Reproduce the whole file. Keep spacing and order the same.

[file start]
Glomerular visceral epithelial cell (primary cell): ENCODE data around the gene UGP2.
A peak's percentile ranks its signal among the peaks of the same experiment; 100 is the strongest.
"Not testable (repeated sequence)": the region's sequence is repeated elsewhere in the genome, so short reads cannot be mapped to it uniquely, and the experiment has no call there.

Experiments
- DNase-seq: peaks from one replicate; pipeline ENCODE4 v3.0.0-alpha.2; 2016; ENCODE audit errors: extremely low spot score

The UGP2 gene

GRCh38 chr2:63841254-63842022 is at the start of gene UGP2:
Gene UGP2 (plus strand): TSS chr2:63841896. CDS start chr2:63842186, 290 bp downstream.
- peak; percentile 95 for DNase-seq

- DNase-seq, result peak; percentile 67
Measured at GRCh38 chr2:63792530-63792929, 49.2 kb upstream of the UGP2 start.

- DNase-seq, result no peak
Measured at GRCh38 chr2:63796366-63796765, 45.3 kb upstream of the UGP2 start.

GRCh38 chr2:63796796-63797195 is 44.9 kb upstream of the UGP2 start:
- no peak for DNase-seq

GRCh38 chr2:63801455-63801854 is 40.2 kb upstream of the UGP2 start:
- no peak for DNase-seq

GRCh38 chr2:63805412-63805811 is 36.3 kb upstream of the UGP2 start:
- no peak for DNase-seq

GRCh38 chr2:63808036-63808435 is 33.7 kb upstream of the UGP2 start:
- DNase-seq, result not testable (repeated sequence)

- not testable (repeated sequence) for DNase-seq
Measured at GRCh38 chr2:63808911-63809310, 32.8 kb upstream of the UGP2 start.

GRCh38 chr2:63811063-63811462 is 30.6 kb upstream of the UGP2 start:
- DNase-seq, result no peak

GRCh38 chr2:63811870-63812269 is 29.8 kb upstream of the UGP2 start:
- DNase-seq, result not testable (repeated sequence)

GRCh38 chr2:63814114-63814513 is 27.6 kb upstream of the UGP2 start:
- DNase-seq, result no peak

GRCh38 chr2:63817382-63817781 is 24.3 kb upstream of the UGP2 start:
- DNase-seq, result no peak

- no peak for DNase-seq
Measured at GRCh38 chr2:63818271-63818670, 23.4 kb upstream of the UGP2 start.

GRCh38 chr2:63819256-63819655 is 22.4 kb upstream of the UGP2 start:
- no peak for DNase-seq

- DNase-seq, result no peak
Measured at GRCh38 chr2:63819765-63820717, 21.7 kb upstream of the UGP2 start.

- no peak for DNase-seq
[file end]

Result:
Glomerular visceral epithelial cell (primary cell): ENCODE data around the gene UGP2.
A peak's percentile ranks its signal among the peaks of the same experiment; 100 is the strongest.
"Not testable (repeated sequence)": the region's sequence is repeated elsewhere in the genome, so short reads cannot be mapped to it uniquely, and the experiment has no call there.

Experiments
- DNase-seq: peaks from one replicate; pipeline ENCODE4 v3.0.0-alpha.2; 2016; ENCODE audit errors: extremely low spot score

The UGP2 gene

GRCh38 chr2:63841254-63842022 is at the start of gene UGP2:
Gene UGP2 (plus strand): TSS chr2:63841896. CDS start chr2:63842186, 290 bp downstream.
- peak; percentile 95 for DNase-seq

- DNase-seq, result peak; percentile 67
Measured at GRCh38 chr2:63792530-63792929, 49.2 kb upstream of the UGP2 start.

- DNase-seq, result no peak
Measured at GRCh38 chr2:63796366-63796765, 45.3 kb upstream of the UGP2 start.

GRCh38 chr2:63796796-63797195 is 44.9 kb upstream of the UGP2 start:
- no peak for DNase-seq

GRCh38 chr2:63801455-63801854 is 40.2 kb upstream of the UGP2 start:
- no peak for DNase-seq

GRCh38 chr2:63805412-63805811 is 36.3 kb upstream of the UGP2 start:
- no peak for DNase-seq

GRCh38 chr2:63808036-63808435 is 33.7 kb upstream of the UGP2 start:
- DNase-seq, result not testable (repeated sequence)

- not testable (repeated sequence) for DNase-seq
Measured at GRCh38 chr2:63808911-63809310, 32.8 kb upstream of the UGP2 start.

GRCh38 chr2:63811063-63811462 is 30.6 kb upstream of the UGP2 start:
- DNase-seq, result no peak

GRCh38 chr2:63811870-63812269 is 29.8 kb upstream of the UGP2 start:
- DNase-seq, result not testable (repeated sequence)

GRCh38 chr2:63814114-63814513 is 27.6 kb upstream of the UGP2 start:
- DNase-seq, result no peak

GRCh38 chr2:63817382-63817781 is 24.3 kb upstream of the UGP2 start:
- DNase-seq, result no peak

- no peak for DNase-seq
Measured at GRCh38 chr2:63818271-63818670, 23.4 kb upstream of the UGP2 start.

GRCh38 chr2:63819256-63819655 is 22.4 kb upstream of the UGP2 start:
- no peak for DNase-seq

- DNase-seq, result no peak
Measured at GRCh38 chr2:63819765-63820717, 21.7 kb upstream of the UGP2 start.

- no peak for DNase-seq